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A smooth spherical object (the first object) is projected horizontally from a vertical height of $26.83$ metres above horizontal ground with a launch speed of $23.44\textrm{ ms}^{-1}$.

A second identical object is projected from ground level with launch speed, $V$ and at an angle above the horizontal. Calculate the launch angle in radians, if the second object is to have the same horizontal range and same time of flight as the first object. Given $g=9.81$.

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You should be able to get the flight time and distance of the first object easily using basic motion equations. Is the launch angle supposed to be in terms of V? There is a simple equation for the trajectory of an object which should get you to the answer. – chris Mar 26 '12 at 3:15
The same question was asked here and it was migrated to physics.SE here! There is an answer there while it is closed as too Localized. I do not what is to be done this time! – user21436 Mar 26 '12 at 5:20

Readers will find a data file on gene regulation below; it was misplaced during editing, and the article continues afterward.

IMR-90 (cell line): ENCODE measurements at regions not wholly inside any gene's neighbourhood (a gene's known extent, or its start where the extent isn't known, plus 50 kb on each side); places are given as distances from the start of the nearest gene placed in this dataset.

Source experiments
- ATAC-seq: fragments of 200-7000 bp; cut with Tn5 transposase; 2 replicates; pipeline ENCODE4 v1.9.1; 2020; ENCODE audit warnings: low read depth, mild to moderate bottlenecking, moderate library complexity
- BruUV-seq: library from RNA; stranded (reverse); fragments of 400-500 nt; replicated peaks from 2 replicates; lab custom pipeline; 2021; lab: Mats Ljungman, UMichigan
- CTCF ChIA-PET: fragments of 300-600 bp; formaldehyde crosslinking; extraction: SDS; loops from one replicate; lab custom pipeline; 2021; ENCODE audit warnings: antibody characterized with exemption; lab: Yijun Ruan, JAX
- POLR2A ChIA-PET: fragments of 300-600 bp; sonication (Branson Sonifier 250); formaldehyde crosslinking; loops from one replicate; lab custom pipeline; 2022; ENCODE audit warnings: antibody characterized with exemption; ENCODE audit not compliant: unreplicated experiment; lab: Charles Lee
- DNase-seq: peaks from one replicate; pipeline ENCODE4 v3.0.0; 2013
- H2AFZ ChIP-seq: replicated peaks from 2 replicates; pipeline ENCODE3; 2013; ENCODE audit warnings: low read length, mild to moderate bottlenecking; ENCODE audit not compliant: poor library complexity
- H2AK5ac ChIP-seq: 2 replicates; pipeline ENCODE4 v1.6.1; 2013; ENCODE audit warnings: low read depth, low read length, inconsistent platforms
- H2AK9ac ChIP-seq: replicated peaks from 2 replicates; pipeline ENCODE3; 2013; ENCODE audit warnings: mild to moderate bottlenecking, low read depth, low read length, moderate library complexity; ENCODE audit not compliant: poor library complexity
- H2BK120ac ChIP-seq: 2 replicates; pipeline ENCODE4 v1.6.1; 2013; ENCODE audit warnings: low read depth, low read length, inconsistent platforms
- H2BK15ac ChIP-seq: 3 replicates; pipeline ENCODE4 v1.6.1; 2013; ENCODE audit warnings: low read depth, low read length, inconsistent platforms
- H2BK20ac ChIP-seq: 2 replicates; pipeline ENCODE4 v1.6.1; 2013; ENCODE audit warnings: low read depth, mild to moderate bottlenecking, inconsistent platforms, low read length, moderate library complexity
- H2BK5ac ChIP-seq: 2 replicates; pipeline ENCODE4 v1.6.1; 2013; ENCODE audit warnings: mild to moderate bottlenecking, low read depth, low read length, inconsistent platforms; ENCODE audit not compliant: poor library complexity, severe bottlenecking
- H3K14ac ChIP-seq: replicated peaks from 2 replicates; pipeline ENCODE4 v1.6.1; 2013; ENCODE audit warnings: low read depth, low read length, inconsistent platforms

up vote 3 down vote accepted

You probably know that (for reasonable $t$) the vertical distance travelled by the first object after $t$ seconds is $\frac{1}{2}at^2$, where $a$ is the acceleration. So if $t_1$ is the time until the first object hits the ground, we have $$26.83=\frac{1}{2}(9.81)t_1^2.$$ Now we can compute $t_1$.

Look at the second object. Since time of flight and horizontal distance travelled is the same as for the first object, the horizontal speed $v_1$ of the second object is $23.44$.

Let the initial vertical speed be $v_2$. Then after time $t_1/2$, the second object reached maximum height. The vertical velocity of the second object, after time $t$, where $t\le t_1$, is equal to $v_2-9.81t$. At time $t_1/2$, the vertical speed reaches $0$, and therefore $$v_2-9.81t_1/2=0.$$ Since we know $t_1$, we now know $v_2$.

The launch angle $\theta$ is easy to compute once we know $v_1$ and $v_2$, because $$\tan\theta=\frac{v_2}{v_1}.$$

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